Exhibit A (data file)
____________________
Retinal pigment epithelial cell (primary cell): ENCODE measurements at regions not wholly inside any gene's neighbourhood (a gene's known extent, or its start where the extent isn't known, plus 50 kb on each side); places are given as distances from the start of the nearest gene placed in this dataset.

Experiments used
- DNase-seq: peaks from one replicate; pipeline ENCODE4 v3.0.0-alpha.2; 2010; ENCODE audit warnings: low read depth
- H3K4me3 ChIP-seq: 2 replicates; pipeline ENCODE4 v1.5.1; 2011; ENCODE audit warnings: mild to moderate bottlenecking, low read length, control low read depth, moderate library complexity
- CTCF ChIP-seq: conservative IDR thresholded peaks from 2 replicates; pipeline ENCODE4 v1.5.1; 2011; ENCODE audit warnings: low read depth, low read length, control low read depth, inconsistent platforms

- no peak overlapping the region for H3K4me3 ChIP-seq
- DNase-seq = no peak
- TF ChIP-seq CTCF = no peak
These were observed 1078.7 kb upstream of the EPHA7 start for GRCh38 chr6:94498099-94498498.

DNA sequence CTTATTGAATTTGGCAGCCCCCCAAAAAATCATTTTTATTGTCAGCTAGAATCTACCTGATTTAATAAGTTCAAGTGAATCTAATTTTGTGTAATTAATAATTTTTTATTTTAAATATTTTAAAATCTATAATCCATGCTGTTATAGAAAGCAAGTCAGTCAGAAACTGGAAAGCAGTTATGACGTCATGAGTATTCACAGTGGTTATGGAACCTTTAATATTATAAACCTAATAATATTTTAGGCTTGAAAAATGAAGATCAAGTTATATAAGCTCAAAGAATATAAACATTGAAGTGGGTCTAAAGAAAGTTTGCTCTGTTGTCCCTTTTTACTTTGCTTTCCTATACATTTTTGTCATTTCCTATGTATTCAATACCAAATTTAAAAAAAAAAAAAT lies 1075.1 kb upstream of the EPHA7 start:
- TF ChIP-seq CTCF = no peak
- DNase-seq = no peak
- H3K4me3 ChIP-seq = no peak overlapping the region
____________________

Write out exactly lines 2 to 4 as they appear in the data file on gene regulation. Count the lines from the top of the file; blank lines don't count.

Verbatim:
Experiments used
- DNase-seq: peaks from one replicate; pipeline ENCODE4 v3.0.0-alpha.2; 2010; ENCODE audit warnings: low read depth
- H3K4me3 ChIP-seq: 2 replicates; pipeline ENCODE4 v1.5.1; 2011; ENCODE audit warnings: mild to moderate bottlenecking, low read length, control low read depth, moderate library complexity